The dawn chorus at Barr Lake State Park during the fall features the sound of Western Meadowlarks waking and a Great Horned Owl falling into sleep. The chorus also includes slurps of coffee, a ruckus of unpacking, and someone cracking a joke far too early for anyone to comprehend. Then comes the marching of net-openers as the well-oiled machine of dedicated volunteers and hard-working staff set about opening the Barr Lake banding station.
Mist nets are up, and we all congregate around the banding table to share life updates. We play our bird ID game for the day, getting a bit too competitive over who can identify the bird with the least number of guesses. With a little luck, the next net run will bring us birds.
As extractors walk along the nets, the chatter continues, now flowing into what birds we see on the lake and bets as to which net will be most productive today. Someone extracts a bird from the mist net, and we all guess which species may be in the mystery pouch as we spot a bird bag hanging on someone’s necklace or tucked carefully into a vest to stay warm.
When we get back to the station, our recorders excitedly prepare to juggle the two to three banders who will pull out a bird and start yelling data in codes like “1B, last three 963, 70, 2 by S, S is a 3, no CP or BP, 1 fat, 17.4” as they process the bird and collect information on the bird’s age, sex, overall health, and size. Though banders don’t say it often enough, we greatly appreciate our recorders dealing with the chaos and ensuring that we don’t forget to measure a wing or collect tail feathers for the Bird Genoscape Project.
Often, we are visited by a group that has come to watch science in action. They may be school groups, seasoned birders, or anyone in between. Regardless, they will all share the experience of interacting with the banding process, oo-ing and ahh-ing as they learn that birds have translucent skin and feel the weight of a Wilson’s Warbler (comparable to the two nickels we pass around as a demonstration). One lucky visitor gets a bird placed in their outstretched hands for release. Sometimes they fly away immediately and other times they take a second or two to get their bearings before flitting off. The visitor is giddy and excited, exclaiming about how soft the bird was or how they almost flew right into their face. Those of us who frequent the station, smile knowingly as we have all felt the joy of viewing a bird so close.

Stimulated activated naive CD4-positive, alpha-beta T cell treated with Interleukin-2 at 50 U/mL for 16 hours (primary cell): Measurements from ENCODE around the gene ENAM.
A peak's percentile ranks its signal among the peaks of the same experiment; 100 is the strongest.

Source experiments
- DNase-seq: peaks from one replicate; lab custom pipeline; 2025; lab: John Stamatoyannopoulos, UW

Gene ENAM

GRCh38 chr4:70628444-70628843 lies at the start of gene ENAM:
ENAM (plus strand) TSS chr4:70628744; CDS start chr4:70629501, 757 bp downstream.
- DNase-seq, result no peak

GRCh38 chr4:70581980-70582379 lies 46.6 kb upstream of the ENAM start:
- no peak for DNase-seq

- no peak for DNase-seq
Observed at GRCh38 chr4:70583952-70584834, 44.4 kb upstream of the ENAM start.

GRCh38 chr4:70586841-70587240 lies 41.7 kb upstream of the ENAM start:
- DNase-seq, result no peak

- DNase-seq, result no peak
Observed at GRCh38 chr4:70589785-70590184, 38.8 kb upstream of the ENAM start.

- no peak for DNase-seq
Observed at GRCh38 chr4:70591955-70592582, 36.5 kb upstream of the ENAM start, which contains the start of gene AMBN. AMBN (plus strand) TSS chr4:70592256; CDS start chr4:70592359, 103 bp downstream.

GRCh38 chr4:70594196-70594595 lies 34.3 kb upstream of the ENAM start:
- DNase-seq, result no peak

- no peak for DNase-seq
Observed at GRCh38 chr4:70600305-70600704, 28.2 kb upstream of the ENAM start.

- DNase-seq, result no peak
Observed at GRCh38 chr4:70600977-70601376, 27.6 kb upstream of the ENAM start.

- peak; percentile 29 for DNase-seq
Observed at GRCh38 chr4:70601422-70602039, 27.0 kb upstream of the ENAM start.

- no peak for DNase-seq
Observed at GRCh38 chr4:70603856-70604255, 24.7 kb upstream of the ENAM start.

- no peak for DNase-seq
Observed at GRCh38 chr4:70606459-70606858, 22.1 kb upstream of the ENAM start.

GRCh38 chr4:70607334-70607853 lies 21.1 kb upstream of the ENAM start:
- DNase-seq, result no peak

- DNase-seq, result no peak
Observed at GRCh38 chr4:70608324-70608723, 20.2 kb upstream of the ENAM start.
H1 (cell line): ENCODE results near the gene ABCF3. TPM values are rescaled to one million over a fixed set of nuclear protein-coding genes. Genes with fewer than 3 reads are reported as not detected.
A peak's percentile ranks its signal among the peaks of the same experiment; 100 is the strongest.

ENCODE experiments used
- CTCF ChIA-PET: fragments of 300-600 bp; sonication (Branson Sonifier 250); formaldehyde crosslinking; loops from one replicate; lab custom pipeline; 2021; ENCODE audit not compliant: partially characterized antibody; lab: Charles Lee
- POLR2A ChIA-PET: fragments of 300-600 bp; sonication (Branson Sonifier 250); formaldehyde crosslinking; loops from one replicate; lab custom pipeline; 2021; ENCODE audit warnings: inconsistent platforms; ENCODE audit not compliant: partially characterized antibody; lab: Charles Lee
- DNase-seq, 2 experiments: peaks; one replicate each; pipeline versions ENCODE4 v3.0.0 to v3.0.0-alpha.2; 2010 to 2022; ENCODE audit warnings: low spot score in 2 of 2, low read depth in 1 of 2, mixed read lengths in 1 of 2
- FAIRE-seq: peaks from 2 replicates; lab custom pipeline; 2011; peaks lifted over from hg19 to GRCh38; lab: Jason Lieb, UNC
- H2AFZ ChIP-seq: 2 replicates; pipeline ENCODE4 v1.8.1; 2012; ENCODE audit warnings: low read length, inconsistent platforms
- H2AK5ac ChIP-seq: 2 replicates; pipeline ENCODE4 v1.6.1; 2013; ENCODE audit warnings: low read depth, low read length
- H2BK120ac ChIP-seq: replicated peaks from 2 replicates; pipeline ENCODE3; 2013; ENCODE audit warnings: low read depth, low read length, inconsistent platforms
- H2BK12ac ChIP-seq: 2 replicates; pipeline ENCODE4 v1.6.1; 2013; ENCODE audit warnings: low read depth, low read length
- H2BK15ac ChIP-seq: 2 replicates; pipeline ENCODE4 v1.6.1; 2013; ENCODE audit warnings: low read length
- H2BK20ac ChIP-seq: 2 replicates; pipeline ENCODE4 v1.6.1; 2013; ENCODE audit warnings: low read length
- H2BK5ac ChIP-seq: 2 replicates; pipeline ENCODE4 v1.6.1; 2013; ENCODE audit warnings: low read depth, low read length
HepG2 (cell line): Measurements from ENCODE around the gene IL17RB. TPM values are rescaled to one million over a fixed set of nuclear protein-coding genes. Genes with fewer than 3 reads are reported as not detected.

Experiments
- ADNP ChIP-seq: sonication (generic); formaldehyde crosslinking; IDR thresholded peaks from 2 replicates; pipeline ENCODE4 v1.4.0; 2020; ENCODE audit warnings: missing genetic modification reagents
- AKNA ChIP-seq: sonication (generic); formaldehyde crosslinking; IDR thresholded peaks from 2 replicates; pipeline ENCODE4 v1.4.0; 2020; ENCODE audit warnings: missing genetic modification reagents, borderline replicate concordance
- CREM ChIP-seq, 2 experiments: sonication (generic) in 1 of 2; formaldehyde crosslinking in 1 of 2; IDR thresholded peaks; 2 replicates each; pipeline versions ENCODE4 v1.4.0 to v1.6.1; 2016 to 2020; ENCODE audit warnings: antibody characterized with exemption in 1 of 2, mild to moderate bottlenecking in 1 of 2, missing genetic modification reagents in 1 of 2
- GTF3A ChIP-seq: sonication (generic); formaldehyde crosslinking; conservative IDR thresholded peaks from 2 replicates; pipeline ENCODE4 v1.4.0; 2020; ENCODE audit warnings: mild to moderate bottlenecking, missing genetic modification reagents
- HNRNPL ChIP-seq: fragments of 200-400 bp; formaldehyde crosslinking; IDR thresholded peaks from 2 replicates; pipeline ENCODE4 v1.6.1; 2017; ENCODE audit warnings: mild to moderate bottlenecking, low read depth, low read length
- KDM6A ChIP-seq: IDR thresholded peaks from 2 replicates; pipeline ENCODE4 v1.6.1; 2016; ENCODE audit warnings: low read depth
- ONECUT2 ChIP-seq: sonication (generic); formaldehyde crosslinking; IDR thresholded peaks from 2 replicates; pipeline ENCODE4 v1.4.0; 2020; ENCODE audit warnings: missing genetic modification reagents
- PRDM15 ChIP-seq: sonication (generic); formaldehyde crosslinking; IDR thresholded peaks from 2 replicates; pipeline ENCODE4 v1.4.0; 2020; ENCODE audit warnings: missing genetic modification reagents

The day goes on. Snacks are had and birds are admired. Data that contributes to avian conservation is collected and everyone gains valuable experience detangling birds from the mist net, scribing for banders, and processing birds. After a few hours it’s time to close down the station. Nets must be twirled and tucked for the night. The gear must be strategically packed away so that the box shuts, despite the almost daily proclamation that someone has forgotten to put their bird bags in the bin or we’ve left out the optivisors, which results in a quick reshuffling to make this forgotten item fit. Once everything is in order, we all walk back along the canal, birding as we go and daydreaming about our impending lunch followed by a nap.
I have had the privilege of spending most of my fall days in this manner as a banding trainee with Bird Conservancy of the Rockies. I’ve learned the rhythm of Barr Lake, gaining an understanding of all of the factors that contribute to running a successful banding station. I am now a proficient twirler of nets, which leads me to believe my whisking skills may also be improved (given that furling mist nets involves wrapping them into a tight twirl using the same muscles as it takes to whip cream). I have learned so much about the process of aging birds, collecting precise measurements, and identifying unfamiliar species. While I still sometimes struggle through the finer points of aging and sexing a bird, I feel a sense of confidence and ease around handling birds and uncovering their stories. By the end of the season, my resume will say that I have banded around 250 birds. But most of all, I have found community at Barr Lake. I have been inspired by my fellow volunteers, mentors, coworkers, and all of the visitors who catch the bird-loving bug. This blog post is a thank you letter to all of my new bird enthusiast friends for encouraging me to continue growing as an aspiring ornithologist. It is also a love letter to the station itself.
If you haven’t experienced the magic of Barr Lake, I strongly recommend that you visit next fall and even apply to volunteer or become the next banding trainee! Working with Bird Conservancy of the Rockies has been a privilege and I feel that I will carry what I have learned here throughout my career and into the rest of my life.
Lauren Roux was our Banding Trainee at our Barr Lake banding station during the fall of 2023. If you are interested in starting a career in conservation keep an eye on our JOBS PAGE!